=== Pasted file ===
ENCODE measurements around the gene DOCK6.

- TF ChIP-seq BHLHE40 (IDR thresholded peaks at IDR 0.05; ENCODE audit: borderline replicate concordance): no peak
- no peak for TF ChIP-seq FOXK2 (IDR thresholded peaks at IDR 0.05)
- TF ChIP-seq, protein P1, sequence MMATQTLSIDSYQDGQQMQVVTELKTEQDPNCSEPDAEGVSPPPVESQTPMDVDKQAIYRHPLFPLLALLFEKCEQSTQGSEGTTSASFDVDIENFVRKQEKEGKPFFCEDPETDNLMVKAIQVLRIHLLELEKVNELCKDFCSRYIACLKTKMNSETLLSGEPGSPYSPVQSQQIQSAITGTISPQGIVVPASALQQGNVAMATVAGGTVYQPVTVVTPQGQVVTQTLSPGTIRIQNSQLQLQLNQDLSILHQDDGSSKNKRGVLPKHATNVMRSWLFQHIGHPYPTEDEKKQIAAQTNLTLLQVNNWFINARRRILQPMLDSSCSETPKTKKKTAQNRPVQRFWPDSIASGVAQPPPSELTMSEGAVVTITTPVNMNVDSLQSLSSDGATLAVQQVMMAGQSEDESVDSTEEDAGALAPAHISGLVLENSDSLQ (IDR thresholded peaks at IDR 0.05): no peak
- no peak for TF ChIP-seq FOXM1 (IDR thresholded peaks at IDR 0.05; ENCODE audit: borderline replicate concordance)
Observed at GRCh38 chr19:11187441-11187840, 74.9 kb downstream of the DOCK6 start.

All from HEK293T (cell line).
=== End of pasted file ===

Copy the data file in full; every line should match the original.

ENCODE measurements around the gene DOCK6.

- TF ChIP-seq BHLHE40 (IDR thresholded peaks at IDR 0.05; ENCODE audit: borderline replicate concordance): no peak
- no peak for TF ChIP-seq FOXK2 (IDR thresholded peaks at IDR 0.05)
- TF ChIP-seq, protein P1, sequence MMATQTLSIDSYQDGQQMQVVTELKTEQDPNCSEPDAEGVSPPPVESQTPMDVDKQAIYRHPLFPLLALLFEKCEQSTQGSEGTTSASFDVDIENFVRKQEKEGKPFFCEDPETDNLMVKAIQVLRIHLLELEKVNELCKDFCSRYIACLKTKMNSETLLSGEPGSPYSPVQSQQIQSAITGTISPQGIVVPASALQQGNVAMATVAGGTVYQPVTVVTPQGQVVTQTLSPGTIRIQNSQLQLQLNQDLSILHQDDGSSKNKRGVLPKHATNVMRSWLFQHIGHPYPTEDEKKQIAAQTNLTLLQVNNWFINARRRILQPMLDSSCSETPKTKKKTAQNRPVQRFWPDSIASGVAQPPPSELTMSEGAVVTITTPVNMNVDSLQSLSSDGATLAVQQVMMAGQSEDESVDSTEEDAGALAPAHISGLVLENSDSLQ (IDR thresholded peaks at IDR 0.05): no peak
- no peak for TF ChIP-seq FOXM1 (IDR thresholded peaks at IDR 0.05; ENCODE audit: borderline replicate concordance)
Observed at GRCh38 chr19:11187441-11187840, 74.9 kb downstream of the DOCK6 start.

All from HEK293T (cell line).